One way or another, you need to make sure your partners are well-informed and technically adept enough to sell your product or service like pros.

4. Keep partners posted on updates to your product or service.

As I mentioned, the success of your partner enablement efforts relies on your partners being well-informed and technically adept enough to sell your product or service effectively. So if you make any shifts or changes to how your product or service operates, they need to be in the know.

Consistently update any training processes or materials you use, and consider trying to coordinate annual training or re-certifications to keep your partners up-to-date.

The success of your partner enablement program will only go as far as your channel partners will take it — so make sure they're equipped and savvy enough to get the most out of their efforts.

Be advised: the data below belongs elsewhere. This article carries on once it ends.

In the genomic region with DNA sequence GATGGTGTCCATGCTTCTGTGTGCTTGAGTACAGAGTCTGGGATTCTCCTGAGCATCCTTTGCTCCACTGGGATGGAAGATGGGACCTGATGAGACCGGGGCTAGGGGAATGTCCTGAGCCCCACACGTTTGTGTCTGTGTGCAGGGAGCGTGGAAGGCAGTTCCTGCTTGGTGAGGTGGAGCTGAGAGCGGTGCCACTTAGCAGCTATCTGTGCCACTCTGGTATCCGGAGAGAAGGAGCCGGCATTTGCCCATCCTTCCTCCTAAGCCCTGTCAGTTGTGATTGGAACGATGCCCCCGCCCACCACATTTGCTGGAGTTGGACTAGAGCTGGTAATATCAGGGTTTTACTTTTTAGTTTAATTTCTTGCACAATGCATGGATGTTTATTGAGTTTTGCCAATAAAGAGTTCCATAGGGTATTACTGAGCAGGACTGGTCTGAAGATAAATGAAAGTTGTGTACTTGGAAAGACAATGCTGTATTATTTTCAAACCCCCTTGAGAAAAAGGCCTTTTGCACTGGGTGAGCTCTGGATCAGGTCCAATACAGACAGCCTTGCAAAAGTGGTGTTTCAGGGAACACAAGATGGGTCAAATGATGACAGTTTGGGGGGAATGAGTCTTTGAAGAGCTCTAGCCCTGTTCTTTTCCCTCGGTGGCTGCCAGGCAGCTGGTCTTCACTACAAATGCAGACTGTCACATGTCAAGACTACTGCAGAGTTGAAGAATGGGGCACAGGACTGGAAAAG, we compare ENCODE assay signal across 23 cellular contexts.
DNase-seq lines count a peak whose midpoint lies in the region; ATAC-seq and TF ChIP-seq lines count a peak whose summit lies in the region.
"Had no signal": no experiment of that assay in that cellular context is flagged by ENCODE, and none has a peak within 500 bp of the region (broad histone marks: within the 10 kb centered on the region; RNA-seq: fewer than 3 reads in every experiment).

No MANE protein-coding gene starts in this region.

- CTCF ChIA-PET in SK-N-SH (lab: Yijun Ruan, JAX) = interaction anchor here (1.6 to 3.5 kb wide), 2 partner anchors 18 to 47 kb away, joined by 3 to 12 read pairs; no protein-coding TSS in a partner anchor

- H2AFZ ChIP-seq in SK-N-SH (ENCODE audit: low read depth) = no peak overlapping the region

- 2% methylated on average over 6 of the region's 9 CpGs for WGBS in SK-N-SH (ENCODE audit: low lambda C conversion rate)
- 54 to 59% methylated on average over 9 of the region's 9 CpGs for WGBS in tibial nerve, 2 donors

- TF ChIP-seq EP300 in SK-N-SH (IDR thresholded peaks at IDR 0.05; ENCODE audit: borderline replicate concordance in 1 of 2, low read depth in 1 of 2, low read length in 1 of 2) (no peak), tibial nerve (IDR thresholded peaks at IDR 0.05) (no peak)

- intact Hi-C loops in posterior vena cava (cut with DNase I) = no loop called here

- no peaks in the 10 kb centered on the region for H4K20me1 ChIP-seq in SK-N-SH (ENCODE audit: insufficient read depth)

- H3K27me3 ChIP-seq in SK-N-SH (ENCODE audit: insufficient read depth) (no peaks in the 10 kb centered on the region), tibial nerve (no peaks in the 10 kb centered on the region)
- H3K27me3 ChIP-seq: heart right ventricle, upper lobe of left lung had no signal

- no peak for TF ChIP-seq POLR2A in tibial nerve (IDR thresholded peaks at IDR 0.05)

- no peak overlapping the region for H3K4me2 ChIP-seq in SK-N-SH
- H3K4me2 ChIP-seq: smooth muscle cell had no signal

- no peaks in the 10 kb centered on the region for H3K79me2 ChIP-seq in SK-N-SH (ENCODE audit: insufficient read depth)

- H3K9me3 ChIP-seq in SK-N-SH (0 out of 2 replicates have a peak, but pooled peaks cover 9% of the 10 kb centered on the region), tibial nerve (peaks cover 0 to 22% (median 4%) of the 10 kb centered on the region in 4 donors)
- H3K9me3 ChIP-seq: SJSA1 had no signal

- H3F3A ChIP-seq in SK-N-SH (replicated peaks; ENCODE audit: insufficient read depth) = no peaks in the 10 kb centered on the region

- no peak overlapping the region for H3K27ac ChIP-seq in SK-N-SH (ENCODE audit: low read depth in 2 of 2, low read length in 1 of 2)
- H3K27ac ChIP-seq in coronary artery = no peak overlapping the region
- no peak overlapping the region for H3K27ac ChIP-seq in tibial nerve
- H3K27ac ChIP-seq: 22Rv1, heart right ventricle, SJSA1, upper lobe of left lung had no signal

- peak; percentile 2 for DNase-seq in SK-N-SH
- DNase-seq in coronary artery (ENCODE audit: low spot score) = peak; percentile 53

How to Create a Partner Enablement Program

So, what does it take to create an effective partner enablement program? Well, for starters you should cover the bases I laid out above. You need your partners to be well-informed and well trained — with a solid understanding of what you want out of the partnership.

Establish a program that allows you to reliably train partners that doesn't put too much strain on your own operations. Try different strategies out and pick one that's sticking enough to your liking — whether that be in-person training, remote training, online courses, or any other avenue you can think of to acquaint your partners with your solution and sales process.

Partner enablement can be complicated, and in some cases, you might need to make specific accommodations to cater to your channel partners' specific needs.

Still, a well constructed and refined program can broaden your sales potential and deliver solid returns. If you believe you can get there, consider leveraging the concept.